Tuesday, May 18, 2010

Why 80% of New Church Plants Fail (Part 2)

6. Lack of Ministry Gifts - Many new churches fail because the point leader or leadership team lack the ministry gifts needed to plant a successful church. Certain gifts are essential for a successful start of a church. One person does not need to have them all, but they must be present within the founding leaders. These gifts are: leadership, communication, and evangelism. Be brutal on this evaluation. There is a difference between wanting to lead and being gifted to lead. Ministry is through spiritual gifts; and if the proper gifts are not present, the going will be tough.

7. Lack of Money - New churches cost more and tend to bring in less during the first few years through offerings than church planters think. Many new churches fail because they don’t have sufficient capital to stay afloat. Too many let trite phrases, such as "God will provide” to flow from their lips in response to this critical need. In reality, the New Testament speaks of churches in financial need with the apostles making strong appeals without any indication of a lack of spirituality on the part of the church itself.

New churches must have working capital to sustain themselves and invest in growth until they are self-sufficient. Lack of money sets up a self-defeating cycle. Since there is barely enough money to get by, a church can’t invest in growth through additional staff, better facilities, or efforts such as direct mail campaigns. Yet without growth, the church remains financially stagnant.

8. Wandering in No-Man’s-Land - New churches also fail because they are wandering in no-man’s-land regarding the people they are trying to reach. Are you going to be a church focused on fulfilling the Great Commission? Do you see your church as a place of community? Or do you see your church as a place that exists to correctly administer the sacraments? These are vital questions to answer and then position yourself for.

Define your vision for the church, and then be pure in its presentation and operation. Too many churches race headfirst into no-man’s-land, and then languish, never breaking through the critical growth barriers necessary to flourish.

9. Failure To Contextualize – Some churches fail because they take something from outside their context and put it into a form for their context. They see something another church is doing in another community and try to implement the very same model or program in their own church, not realizing that each context is different. Using a cookie-cutter approach to church planting simply does not work. The principles and philosophies behind most successful churches will translate anywhere, but there are some areas that need to be adjusted: type of music, the style of worship, dress code, atmosphere, and the selection of sermon topics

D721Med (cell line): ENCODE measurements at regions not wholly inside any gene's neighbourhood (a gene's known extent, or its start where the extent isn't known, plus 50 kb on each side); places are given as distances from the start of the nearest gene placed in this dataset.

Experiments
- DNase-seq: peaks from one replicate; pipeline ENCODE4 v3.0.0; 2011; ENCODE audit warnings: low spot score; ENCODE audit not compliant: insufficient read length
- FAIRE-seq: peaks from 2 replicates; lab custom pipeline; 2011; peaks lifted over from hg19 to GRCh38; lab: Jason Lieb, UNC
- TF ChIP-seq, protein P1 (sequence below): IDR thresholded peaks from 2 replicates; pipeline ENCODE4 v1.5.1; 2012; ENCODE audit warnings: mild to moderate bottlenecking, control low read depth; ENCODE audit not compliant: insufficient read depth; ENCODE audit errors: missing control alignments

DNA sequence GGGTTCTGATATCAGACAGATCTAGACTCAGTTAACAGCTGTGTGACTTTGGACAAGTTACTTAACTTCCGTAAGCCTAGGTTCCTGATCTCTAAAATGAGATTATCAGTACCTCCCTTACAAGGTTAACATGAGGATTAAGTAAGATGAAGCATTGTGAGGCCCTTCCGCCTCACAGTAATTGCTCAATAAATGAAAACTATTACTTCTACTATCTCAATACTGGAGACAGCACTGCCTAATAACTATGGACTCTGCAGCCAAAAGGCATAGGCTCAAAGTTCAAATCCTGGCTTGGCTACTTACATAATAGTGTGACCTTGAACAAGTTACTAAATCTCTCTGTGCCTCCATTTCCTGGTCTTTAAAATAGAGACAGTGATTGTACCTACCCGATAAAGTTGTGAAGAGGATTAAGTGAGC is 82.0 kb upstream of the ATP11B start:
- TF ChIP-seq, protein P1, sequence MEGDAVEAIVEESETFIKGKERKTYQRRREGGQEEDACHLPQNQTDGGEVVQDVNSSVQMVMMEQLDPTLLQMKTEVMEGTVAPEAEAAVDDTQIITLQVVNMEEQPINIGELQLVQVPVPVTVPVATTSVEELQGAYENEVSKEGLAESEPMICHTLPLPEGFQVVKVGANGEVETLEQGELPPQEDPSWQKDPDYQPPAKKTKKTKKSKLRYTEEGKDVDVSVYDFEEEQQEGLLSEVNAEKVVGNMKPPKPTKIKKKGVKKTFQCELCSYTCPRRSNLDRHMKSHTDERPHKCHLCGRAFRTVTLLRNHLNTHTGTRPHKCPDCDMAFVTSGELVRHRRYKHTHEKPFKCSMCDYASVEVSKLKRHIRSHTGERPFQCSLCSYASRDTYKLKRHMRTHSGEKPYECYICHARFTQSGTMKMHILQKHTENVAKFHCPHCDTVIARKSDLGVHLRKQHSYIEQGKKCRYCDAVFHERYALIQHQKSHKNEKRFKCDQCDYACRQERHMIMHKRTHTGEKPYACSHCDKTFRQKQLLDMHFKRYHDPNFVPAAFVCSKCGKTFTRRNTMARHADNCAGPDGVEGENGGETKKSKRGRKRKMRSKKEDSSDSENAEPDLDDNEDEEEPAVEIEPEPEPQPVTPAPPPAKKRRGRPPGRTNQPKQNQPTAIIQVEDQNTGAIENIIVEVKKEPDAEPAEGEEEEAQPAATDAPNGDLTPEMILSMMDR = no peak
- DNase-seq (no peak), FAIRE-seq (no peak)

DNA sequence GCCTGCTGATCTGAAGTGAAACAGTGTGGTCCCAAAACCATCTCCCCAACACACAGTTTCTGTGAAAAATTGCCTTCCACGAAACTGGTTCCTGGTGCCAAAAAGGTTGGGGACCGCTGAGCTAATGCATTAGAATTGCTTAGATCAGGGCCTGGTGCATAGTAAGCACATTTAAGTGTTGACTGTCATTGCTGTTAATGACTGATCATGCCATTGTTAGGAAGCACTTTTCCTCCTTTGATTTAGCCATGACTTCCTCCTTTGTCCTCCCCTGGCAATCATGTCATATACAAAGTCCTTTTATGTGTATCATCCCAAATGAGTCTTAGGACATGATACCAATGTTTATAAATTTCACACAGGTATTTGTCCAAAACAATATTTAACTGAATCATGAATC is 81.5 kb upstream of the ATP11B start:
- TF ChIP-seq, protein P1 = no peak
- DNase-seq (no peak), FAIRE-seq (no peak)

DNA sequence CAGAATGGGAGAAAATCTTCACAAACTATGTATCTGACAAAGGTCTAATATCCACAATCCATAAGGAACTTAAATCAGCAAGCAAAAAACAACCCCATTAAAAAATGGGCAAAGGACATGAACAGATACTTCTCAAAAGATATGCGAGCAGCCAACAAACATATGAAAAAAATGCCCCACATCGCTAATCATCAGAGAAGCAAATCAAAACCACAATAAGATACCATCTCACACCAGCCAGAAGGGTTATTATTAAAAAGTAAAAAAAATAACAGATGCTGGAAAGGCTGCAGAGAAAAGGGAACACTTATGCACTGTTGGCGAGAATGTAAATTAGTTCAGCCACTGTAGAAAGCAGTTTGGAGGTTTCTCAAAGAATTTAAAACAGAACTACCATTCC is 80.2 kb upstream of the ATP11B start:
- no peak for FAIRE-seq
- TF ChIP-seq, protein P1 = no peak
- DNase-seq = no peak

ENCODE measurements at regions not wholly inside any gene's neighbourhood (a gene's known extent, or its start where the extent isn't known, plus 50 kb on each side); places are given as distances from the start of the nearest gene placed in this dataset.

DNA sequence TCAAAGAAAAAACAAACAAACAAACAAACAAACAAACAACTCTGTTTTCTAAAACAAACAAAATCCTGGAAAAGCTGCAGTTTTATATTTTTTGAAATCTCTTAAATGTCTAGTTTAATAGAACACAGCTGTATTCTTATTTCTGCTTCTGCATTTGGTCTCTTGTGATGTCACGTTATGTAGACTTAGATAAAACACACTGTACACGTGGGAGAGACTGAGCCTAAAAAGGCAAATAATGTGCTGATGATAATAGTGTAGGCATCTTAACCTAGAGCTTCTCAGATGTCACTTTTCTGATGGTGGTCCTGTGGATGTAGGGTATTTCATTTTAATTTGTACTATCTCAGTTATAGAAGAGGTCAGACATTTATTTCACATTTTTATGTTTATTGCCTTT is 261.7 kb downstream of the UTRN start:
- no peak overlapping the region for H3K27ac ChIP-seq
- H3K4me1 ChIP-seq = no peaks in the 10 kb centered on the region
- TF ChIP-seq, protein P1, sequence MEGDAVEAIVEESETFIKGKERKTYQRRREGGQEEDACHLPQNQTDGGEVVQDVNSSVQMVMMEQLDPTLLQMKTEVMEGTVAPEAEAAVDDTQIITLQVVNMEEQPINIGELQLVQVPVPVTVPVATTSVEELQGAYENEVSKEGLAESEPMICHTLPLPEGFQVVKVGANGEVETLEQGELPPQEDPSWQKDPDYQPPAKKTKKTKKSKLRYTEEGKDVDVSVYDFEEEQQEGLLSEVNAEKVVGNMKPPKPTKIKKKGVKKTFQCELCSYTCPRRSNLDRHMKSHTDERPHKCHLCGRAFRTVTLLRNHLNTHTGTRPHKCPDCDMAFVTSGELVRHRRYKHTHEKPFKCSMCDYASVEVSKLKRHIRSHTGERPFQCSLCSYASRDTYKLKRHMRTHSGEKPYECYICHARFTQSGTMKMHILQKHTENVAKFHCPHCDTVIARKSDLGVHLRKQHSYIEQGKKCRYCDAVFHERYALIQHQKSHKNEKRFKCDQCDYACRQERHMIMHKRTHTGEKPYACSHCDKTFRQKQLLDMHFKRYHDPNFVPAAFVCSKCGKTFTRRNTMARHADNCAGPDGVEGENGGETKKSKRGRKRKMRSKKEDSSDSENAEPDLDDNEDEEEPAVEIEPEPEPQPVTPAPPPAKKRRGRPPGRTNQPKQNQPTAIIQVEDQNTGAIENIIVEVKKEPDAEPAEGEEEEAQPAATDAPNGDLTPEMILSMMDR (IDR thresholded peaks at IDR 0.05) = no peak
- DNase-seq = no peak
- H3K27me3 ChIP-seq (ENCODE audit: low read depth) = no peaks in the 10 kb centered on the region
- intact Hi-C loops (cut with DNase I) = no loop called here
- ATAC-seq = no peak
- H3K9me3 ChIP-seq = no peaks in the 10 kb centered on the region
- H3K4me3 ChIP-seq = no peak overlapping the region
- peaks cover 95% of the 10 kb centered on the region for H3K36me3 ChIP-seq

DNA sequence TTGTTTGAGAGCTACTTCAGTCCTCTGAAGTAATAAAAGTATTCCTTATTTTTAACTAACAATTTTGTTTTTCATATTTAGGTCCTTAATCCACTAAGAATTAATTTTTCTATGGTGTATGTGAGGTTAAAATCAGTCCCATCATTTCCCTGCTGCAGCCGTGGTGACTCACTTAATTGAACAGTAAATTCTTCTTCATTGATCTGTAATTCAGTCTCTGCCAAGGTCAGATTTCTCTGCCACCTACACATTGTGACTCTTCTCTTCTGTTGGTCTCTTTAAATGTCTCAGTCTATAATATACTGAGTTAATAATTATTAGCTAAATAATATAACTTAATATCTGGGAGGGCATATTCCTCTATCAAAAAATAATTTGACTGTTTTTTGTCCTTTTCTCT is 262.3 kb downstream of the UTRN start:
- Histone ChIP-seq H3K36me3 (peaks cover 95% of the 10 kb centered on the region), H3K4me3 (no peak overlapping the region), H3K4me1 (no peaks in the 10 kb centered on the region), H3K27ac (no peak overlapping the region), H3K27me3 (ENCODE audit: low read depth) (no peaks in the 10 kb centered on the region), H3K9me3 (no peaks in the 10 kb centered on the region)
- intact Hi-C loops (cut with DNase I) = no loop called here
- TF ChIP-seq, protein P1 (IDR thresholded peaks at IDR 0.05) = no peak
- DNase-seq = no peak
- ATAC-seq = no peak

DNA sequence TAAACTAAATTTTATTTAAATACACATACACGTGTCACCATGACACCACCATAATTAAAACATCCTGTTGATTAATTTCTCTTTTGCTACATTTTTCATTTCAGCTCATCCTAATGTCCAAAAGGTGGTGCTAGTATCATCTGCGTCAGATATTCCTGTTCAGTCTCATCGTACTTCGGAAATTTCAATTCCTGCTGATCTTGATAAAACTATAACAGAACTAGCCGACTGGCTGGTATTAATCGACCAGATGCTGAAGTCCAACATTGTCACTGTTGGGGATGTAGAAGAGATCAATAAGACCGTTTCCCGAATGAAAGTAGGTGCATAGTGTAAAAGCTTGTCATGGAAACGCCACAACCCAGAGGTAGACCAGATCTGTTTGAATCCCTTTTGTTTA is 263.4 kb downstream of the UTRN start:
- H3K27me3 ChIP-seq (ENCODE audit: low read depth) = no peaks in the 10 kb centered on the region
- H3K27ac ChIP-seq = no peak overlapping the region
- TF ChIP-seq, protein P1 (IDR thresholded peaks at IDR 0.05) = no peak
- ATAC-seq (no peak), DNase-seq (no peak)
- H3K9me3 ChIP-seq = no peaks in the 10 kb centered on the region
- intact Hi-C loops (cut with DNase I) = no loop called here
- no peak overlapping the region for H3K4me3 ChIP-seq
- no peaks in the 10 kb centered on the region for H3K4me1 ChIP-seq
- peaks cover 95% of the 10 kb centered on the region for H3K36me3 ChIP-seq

10. You don’t have a compelling vision. Let’s face it; in the early days of a new church plant your church does not have much to offer. Attendance is low, which translates to a lack of energy in the services. The music is marginal. There is very little to offer families for their children. There is nothing for the teens. Even setting up a nursery is a challenge. You don’t own your building. Your church simply cannot offer any of the amenities that other, already established, churches are able to offer. Therefore, the only thing you can offer is a compelling vision; one that ignites the imagination and passion of your listeners. They have to be able to visualize a better tomorrow, a hopeful future, and a dream they want to see fulfilled. A compelling vision is able to get just enough people to stick it out with you, keeping the church alive, at a time when your lack of amenities is causing so many others to walk out the back door. Without a compelling vision, the death knell sounds.

Not only must there be a vision, the lead pastor must do a good job of selling the idea. He has to preach it, teach it, say it, communicate it, live it, and be willing to die for it; only then will others catch the fire.

Finally, not only must there “be” a vision, and not only must the lead pastor “motivate” people towards it, but there must also be tangible accomplishments along the way. People need to see that progress is being made. To simply write a vision down on paper and talk about it every now and there, is not enough. You’ve got to produce results! Otherwise morale will sink and support will drop off.

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